With 17 new issues added to our shelves in February, here are a few highlights:
Ahren Warner’s last issue as editor of Poetry London reaffirms the magazine’s significant role in encouraging both the practice of poetry alongside the enjoyment of reading it. From the opening editorial, Warner emphasises that the role of both editor and reader is to explore writing which lies outside one's comfort zone. Consequently, issue 92 features a wide range of poets including Daisy Lafarge, Sholeh Wolpé and Wayne Holloway-Smith, whose face is beautifully captured on the front cover by artist Sophie Herxheimer. As usual, there are reviews of some of the latest collections plus interesting articles, with Will Harris’ essay on perspective in poetry being a key highlight.
Korean literature is the focus of issue 96 of Wasafiri, which aims throughout to reflect themes of ‘divisions and borders’ - not only between North and South Korea, but between “tradition and modernity, realism and fantasy, family and the individual, and insularity and globalisation”. The poetry in this issue comes from some writers who may be familiar to English language audiences - including two strange and tactile poems by Han Kang, author of The Vegetarian - and a varied selection of potentially lesser-known voices. A particular highlight is an extract from a long narrative poem by, and interview with, North Korea’s escapee ex-poet laureate Jang Jin-Sung. This issue of Wasafiri offers a fascinating insight into the current state of Korea’s rich literary culture.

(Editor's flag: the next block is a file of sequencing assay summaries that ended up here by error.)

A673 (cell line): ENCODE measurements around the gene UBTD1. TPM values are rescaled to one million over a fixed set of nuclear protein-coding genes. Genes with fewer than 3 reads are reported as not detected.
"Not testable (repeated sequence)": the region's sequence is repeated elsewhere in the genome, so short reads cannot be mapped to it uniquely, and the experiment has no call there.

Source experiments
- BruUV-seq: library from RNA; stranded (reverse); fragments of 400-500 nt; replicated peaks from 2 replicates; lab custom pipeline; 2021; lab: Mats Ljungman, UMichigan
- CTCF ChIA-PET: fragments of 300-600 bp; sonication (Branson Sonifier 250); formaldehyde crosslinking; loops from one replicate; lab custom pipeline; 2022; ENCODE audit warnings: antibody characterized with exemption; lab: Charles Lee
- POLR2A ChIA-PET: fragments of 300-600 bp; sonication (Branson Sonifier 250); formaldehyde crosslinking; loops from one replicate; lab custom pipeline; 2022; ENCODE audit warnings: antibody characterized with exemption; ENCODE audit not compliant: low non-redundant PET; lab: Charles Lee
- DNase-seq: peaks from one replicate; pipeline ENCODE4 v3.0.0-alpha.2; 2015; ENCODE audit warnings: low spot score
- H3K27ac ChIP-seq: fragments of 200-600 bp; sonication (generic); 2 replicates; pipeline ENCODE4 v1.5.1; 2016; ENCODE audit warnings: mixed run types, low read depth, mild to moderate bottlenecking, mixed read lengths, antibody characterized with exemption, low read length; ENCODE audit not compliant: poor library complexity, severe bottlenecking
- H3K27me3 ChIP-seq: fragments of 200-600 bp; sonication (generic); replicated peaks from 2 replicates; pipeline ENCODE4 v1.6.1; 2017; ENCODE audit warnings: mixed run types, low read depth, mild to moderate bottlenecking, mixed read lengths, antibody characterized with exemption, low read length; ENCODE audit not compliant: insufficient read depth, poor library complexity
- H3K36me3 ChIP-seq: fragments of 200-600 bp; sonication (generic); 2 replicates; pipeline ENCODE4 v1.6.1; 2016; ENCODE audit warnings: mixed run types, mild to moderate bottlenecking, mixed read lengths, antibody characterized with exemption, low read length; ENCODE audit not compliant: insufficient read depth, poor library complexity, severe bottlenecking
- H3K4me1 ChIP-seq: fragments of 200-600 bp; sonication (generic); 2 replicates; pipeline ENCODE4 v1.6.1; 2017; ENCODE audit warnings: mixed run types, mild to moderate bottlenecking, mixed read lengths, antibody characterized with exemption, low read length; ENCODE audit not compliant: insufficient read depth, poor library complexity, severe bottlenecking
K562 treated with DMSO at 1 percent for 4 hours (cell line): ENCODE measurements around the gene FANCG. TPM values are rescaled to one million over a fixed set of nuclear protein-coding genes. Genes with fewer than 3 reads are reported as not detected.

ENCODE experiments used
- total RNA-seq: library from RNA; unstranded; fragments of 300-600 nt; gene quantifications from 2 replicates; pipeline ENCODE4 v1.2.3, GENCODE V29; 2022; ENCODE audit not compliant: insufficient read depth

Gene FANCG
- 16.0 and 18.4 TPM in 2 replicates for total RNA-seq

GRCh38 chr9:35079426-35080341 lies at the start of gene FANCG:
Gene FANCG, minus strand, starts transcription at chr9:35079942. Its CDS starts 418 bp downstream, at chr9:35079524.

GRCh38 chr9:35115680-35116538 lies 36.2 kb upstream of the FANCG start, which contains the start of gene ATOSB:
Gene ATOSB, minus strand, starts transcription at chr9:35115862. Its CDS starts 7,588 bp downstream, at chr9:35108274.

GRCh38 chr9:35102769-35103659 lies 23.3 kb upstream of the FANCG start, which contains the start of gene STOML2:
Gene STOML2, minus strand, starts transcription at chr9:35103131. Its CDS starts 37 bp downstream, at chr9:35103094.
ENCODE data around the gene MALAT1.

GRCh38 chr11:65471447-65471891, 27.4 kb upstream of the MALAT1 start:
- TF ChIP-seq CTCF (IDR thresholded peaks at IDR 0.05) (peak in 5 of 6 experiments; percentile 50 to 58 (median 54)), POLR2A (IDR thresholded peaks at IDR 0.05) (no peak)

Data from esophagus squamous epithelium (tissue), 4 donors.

Identity is the theme of issue 23 of Popshot and its delights include a short story titled ‘A Stay-At-Home Dad Documents His Sex Life on a Fitbit’ by Ryan Shoemaker and ‘My Brilliant Career’, a poem by Barbara DeCoursey Roy about the imagined life of baby abandoned at a hospital: “Lawyering worse / than pretending to be straight, but I learned how to / dress for success, and close an argument.” The poets names are all new to us at the library and Popshot’s aim is to provide a platform for the best emerging talent. Popshot started as a poetry and illustration magazines in 2009, “intent on hoodwinking poetry back from the clammy hands of tweed jackets and school anthologies”. Ten years on it has certainly achieved its aim and is one of the most vibrant and stylish literary magazines around having expanded to include short stories and flash fiction. It’s thanks to the sterling work of magazines like this that millennials are finding relevance in poetry.